Author(s): Pivrinta M, Tapanainen P, Veijola R
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Abstract BACKGROUND: Insulin glargine is a long-acting insulin analogue increasingly used instead of neutral protamine Hagedorn (NPH) insulin in young subjects with type 1 diabetes. OBJECTIVE: We evaluated the clinical course of diabetes in children and adolescents who were switched from NPH to insulin glargine. METHODS: Between August 2003 and November 2004, a total of 76 subjects were switched to glargine in our clinic, treating 340 children with type 1 diabetes. All the subjects had been receiving insulin NPH, and their serum C-peptide levels had been non-detectable for at least 1 yr. Data were collected retrospectively, and 12-18 months after the change, experiences with glargine were inquired using a questionnaire. Seven subjects (9.2\%) discontinued glargine before 12 months, and seven refused to participate. RESULTS: Data for 62 subjects were analyzed. At the switch (0 months), their mean age was 12.7 yr (range 5.1-17.5), mean duration of diabetes was 6.7 yr (range 1.8-14.3), and mean hemoglobin A1c was (HbA1c) 9.2\%. Twelve months later (+12 months), the mean HbA1c remained similar (9.2\%), the proportion of long-acting insulin was smaller (47.7 vs. 58.1\%; p < 0.001), and the daily insulin dose was lower (0.97 vs. 1.05 IU/kg; p < 0.001). The number of injections was lower at +12 months (17.7\% with more than five injections vs. 64.5\%; p < 0.001). No differences were seen in weight for height or the number of severe hypoglycemias. Most subjects who continued with glargine for > or =12 months considered glargine better than NPH. CONCLUSIONS: A switch to insulin glargine retains a similar glycemic control and does not change the number of severe hypoglycemias.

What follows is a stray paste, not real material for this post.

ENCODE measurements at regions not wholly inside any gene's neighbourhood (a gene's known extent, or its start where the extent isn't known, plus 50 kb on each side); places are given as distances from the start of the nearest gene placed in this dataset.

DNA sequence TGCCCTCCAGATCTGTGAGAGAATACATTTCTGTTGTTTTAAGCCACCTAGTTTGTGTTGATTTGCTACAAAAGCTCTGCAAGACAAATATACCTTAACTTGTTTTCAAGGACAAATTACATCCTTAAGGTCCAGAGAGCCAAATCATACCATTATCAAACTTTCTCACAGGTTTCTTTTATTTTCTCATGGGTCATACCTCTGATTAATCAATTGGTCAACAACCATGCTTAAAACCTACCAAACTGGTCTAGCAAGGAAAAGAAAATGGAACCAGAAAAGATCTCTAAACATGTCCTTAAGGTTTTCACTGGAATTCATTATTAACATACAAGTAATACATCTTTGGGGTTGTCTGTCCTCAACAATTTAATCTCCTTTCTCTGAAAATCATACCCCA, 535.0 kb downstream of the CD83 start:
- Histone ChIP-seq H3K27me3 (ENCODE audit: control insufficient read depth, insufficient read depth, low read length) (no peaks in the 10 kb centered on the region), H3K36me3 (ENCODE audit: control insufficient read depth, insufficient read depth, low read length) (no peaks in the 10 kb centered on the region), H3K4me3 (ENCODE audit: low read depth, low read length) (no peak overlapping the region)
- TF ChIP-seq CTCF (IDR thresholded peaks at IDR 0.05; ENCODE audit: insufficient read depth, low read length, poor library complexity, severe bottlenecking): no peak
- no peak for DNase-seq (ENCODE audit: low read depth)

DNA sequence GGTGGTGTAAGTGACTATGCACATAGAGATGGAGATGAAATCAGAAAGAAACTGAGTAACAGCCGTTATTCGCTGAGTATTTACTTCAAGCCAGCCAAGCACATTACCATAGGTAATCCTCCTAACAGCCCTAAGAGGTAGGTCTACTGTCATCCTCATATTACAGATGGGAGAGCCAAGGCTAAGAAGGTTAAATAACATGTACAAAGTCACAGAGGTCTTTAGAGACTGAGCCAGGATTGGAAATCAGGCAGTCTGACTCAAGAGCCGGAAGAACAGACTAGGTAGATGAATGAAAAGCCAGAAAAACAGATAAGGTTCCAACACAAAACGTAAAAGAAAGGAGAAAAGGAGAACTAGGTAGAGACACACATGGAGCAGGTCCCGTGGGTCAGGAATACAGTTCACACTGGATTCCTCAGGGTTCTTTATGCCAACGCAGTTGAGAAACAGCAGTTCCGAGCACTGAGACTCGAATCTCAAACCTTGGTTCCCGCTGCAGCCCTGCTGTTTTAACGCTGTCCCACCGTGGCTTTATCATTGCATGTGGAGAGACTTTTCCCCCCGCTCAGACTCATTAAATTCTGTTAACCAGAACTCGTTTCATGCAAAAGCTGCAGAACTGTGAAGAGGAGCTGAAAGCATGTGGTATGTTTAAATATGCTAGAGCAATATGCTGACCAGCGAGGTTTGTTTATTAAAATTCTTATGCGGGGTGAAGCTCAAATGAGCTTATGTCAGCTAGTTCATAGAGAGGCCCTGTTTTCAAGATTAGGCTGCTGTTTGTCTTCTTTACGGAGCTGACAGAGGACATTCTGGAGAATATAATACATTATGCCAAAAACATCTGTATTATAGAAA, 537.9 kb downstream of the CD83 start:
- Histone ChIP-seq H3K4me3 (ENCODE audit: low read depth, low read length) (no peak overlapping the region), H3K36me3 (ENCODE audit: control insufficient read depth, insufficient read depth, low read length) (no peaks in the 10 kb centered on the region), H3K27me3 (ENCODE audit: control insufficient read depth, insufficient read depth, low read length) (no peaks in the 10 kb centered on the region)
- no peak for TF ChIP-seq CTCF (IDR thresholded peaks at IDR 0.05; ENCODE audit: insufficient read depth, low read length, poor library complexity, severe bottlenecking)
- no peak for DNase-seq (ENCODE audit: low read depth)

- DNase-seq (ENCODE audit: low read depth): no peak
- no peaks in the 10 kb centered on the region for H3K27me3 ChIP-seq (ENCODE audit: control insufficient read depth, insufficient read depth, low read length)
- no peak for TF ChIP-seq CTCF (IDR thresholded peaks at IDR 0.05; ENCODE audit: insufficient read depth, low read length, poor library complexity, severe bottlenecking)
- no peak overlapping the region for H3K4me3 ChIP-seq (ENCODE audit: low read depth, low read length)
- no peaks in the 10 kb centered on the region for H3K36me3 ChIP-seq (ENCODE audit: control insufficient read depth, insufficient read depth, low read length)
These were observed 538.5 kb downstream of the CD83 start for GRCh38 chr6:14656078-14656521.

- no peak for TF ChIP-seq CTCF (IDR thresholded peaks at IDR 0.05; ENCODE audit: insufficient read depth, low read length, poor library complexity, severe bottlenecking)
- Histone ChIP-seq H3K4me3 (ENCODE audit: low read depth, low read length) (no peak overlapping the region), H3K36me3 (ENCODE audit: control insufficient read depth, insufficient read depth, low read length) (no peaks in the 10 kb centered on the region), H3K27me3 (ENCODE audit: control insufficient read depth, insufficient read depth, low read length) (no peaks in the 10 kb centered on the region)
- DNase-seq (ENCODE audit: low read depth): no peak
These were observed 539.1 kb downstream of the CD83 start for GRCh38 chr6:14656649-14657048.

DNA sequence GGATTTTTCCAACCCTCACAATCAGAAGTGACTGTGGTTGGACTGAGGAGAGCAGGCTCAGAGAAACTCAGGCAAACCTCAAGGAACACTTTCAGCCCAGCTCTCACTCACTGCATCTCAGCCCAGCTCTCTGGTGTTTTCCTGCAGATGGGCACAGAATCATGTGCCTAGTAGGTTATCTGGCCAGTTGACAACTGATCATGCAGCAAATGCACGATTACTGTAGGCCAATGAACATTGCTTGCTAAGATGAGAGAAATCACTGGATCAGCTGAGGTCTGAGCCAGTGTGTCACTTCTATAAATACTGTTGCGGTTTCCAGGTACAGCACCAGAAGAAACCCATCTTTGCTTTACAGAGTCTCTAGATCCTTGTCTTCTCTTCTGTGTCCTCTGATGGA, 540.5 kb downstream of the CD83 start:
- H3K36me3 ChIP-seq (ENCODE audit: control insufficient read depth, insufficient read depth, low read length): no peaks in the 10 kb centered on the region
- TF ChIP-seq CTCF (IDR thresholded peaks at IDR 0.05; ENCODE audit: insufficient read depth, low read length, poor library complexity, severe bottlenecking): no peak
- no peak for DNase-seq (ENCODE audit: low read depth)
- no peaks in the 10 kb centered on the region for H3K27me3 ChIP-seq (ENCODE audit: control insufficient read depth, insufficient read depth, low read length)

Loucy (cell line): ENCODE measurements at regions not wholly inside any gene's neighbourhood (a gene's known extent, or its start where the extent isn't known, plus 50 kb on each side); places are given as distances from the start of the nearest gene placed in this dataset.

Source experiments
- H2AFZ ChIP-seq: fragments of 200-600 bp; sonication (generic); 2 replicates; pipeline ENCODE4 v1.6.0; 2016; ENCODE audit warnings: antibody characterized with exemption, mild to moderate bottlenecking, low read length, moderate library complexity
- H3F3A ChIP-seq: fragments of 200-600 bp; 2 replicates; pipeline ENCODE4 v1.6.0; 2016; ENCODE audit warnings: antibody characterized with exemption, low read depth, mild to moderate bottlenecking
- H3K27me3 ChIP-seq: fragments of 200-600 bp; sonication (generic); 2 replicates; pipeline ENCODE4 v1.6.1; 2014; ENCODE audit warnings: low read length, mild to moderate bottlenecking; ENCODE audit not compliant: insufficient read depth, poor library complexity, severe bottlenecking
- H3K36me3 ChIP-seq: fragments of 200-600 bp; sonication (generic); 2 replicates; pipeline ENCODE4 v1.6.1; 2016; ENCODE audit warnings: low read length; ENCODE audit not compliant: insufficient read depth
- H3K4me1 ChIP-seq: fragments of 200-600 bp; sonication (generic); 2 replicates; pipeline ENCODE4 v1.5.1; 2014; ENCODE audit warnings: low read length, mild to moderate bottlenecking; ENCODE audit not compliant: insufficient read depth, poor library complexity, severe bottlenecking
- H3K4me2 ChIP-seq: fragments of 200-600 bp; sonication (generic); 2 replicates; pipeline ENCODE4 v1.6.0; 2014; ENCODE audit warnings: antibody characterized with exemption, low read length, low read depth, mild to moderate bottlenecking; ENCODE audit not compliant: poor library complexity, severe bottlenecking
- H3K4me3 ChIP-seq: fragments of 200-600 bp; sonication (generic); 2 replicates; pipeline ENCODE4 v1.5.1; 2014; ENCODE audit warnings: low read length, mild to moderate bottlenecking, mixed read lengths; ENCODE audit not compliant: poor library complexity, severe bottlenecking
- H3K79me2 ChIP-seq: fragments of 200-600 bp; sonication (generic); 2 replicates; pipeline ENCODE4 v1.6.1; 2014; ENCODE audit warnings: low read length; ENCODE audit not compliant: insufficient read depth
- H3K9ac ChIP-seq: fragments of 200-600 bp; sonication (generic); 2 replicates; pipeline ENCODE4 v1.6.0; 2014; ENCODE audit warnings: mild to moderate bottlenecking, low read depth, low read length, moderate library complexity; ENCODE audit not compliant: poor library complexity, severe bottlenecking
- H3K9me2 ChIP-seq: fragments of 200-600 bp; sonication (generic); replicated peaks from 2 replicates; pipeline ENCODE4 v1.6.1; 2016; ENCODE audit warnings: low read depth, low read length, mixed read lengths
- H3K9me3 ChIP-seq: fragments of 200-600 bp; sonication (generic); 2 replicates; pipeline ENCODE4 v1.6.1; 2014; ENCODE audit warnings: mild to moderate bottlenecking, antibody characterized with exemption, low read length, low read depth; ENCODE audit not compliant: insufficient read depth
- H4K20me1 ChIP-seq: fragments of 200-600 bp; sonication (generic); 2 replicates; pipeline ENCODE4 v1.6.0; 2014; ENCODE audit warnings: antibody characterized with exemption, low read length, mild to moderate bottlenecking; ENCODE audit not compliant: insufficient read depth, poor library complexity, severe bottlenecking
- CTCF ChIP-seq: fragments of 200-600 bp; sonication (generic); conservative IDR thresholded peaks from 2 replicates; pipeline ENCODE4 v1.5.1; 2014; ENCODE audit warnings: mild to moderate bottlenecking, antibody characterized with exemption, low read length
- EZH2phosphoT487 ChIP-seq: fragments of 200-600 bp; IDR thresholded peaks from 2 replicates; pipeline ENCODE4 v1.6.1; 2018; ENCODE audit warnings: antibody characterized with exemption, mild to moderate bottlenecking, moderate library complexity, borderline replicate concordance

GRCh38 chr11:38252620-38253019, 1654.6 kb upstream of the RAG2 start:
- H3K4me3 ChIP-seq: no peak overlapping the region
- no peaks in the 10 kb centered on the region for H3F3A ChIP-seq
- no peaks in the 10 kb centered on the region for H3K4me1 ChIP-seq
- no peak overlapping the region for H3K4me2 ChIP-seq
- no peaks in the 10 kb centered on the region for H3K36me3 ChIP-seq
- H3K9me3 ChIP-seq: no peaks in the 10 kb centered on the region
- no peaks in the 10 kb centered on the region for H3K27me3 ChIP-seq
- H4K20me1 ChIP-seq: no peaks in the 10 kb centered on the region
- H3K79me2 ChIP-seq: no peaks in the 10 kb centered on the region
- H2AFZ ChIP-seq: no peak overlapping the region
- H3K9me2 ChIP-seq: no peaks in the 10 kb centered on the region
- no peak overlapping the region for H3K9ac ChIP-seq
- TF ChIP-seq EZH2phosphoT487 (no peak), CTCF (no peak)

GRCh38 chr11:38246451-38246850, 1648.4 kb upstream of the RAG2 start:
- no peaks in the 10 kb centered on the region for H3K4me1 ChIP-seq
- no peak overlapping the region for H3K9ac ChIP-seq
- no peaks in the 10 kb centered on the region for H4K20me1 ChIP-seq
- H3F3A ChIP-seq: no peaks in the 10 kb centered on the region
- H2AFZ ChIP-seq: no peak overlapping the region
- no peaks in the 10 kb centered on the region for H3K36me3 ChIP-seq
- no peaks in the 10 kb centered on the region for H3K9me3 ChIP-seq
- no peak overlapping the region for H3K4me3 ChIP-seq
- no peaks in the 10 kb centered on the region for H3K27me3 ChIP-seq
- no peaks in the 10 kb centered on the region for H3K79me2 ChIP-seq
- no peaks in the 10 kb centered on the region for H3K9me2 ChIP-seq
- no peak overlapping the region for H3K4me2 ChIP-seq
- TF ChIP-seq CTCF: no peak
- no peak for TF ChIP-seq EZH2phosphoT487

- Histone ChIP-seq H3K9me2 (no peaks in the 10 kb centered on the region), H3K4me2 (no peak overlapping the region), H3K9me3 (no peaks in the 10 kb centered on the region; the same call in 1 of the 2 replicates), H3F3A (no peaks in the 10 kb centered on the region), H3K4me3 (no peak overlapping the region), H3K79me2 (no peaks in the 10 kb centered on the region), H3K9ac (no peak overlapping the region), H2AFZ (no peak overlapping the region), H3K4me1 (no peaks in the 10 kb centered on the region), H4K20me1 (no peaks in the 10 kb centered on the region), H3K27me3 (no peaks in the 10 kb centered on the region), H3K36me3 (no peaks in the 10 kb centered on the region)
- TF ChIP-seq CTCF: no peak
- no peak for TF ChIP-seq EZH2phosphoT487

This article was published in Pediatr Diabetes
and referenced in Journal of Diabetes & Metabolism